While schemes stayed very vanilla, a few big plays by the offense also likely would’ve been erased had the quarterback been live. An overload blitz by Michael Deeb had quarterback Malik Zaire dead to rights. Joe Schmidt came off the edge to notch a sack that wasn’t counted. And if those blitzes landed, imagine what some of the more exotic looks would have done.
Of course, all of this is pretty fuzzy. Harry Hiestand’s offensive line was split into two units, with Golson taking some sketchy snaps from Mark Harrell, while being protected by reserves like John Montelus and Hunter Bivin.
So while the question marks will exist well into fall camp, seeing Golson and Zaire break from the pocket so often means the pass rush did its job.
After years of fighting to keep a natural surface in Notre Dame Stadium, Jack Swarbrick announced that a synthetic surface is being installed inside the house that Rock built.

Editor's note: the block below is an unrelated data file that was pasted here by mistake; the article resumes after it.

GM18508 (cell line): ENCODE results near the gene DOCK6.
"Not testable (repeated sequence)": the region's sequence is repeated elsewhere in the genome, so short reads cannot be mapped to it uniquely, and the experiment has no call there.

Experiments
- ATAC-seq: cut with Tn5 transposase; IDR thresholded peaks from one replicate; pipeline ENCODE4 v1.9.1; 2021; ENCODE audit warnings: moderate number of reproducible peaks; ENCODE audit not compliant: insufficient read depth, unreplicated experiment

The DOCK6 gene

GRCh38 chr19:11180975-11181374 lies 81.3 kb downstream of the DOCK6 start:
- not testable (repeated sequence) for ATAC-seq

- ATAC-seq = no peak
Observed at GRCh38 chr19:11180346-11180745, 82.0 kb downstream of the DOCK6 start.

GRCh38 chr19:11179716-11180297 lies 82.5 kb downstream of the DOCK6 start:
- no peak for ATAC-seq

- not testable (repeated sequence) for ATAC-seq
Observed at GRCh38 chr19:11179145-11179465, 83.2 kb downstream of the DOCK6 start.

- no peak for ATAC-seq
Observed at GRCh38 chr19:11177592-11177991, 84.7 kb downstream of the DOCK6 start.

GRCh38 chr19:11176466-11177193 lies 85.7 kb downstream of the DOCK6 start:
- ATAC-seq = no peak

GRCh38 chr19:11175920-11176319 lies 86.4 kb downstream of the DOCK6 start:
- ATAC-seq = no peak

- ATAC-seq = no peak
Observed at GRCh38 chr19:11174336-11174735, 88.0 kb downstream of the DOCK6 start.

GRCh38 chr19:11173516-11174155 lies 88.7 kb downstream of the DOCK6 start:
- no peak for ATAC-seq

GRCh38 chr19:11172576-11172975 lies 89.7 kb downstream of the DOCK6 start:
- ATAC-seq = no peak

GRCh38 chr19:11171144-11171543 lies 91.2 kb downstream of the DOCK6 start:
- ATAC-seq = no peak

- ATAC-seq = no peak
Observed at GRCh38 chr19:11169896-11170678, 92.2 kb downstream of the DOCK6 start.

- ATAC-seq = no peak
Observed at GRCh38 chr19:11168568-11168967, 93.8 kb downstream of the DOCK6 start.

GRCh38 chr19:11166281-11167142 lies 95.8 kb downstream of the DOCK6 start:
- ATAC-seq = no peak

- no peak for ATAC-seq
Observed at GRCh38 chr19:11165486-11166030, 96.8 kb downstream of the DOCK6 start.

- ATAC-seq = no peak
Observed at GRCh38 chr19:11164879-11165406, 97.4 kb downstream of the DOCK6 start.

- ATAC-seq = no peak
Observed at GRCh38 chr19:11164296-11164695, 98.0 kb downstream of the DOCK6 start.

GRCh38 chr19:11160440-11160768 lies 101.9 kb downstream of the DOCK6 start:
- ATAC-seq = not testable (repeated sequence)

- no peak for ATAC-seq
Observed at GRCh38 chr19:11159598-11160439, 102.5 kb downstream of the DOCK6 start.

Far too often, the natural grass inside Notre Dame Stadium became part of the story. Whether it was overgrown to slow down a USC team, or a leading tackler thanks to faulty footing, the playing surface inside the stadium has been too much of a factor in recent years.
That will no longer be the case.
During the first half of the Blue-Gold game, athletic director Jack Swarbrick told NBC’s Alex Flanagan that a synthetic surface was being installed in Notre Dame Stadium. That process will begin after graduation weekend, with the installation complete by mid-August.
In a formalized release prepared by the university, Swarbrick explained the school’s rationale:
“We had a strong predisposition to stay with a natural grass field,” Swarbrick said in the statement. “However, the reality is that in two of the last three seasons since we moved Commencement to the Stadium we have been unable to produce an acceptable playing surface. That, combined with the likely impacts of future construction at the Stadium, led me to conclude that we would continue to struggle to maintain a grass field that meets the expectations of our student-athletes and fans as it relates to appearance, performance and safety.
“Synthetic turf will assist our game preparation because our team will be able to play and practice on the same surface. We will also be able to utilize the Notre Dame Stadium field for practices on home football Fridays and other occasions, whereas that is currently unrealistic. Additionally, this change allows us to eliminate the risk to players posed by the asphalt perimeter that has to be maintained around our current field.”